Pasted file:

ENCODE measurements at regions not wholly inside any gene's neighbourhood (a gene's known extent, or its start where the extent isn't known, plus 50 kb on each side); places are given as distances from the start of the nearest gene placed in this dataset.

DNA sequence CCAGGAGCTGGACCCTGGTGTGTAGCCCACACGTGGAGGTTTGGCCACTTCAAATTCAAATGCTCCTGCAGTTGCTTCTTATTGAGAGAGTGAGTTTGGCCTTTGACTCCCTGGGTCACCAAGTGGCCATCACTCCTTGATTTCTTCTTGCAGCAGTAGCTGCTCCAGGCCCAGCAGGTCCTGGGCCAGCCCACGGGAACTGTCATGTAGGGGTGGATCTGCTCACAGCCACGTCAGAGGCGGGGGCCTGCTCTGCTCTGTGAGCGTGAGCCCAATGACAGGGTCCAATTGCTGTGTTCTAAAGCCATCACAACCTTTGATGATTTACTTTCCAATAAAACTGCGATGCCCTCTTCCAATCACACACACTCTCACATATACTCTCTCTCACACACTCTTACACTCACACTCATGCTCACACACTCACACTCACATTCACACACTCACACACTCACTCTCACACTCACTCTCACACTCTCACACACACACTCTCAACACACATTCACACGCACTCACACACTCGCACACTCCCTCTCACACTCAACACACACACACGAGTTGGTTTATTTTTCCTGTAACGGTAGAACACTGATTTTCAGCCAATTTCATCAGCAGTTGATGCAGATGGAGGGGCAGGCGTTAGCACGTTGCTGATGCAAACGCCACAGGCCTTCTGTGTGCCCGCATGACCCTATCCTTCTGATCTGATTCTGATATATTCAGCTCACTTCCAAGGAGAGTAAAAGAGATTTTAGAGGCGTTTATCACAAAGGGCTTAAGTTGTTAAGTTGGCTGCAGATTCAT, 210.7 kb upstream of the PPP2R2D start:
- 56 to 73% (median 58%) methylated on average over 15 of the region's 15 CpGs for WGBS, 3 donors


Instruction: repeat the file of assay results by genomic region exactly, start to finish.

ENCODE measurements at regions not wholly inside any gene's neighbourhood (a gene's known extent, or its start where the extent isn't known, plus 50 kb on each side); places are given as distances from the start of the nearest gene placed in this dataset.

DNA sequence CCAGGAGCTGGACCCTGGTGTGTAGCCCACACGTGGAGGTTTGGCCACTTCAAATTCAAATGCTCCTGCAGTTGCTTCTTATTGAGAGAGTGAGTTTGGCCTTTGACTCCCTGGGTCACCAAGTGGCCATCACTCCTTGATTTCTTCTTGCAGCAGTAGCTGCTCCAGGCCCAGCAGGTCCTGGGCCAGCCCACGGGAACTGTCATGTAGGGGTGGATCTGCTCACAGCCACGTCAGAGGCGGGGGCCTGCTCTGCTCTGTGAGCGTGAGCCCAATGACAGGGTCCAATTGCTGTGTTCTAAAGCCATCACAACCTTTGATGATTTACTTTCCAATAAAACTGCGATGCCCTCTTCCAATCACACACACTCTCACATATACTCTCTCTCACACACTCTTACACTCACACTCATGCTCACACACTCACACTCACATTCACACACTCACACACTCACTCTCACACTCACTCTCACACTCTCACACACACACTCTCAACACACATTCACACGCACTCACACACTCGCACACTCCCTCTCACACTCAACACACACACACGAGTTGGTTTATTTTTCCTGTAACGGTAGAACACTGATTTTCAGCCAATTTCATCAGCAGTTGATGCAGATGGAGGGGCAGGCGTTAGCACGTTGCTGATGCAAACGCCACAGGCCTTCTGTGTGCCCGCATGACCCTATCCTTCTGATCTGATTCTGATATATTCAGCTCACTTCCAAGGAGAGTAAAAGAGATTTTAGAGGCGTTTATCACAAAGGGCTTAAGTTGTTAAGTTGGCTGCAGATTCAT, 210.7 kb upstream of the PPP2R2D start:
- 56 to 73% (median 58%) methylated on average over 15 of the region's 15 CpGs for WGBS, 3 donors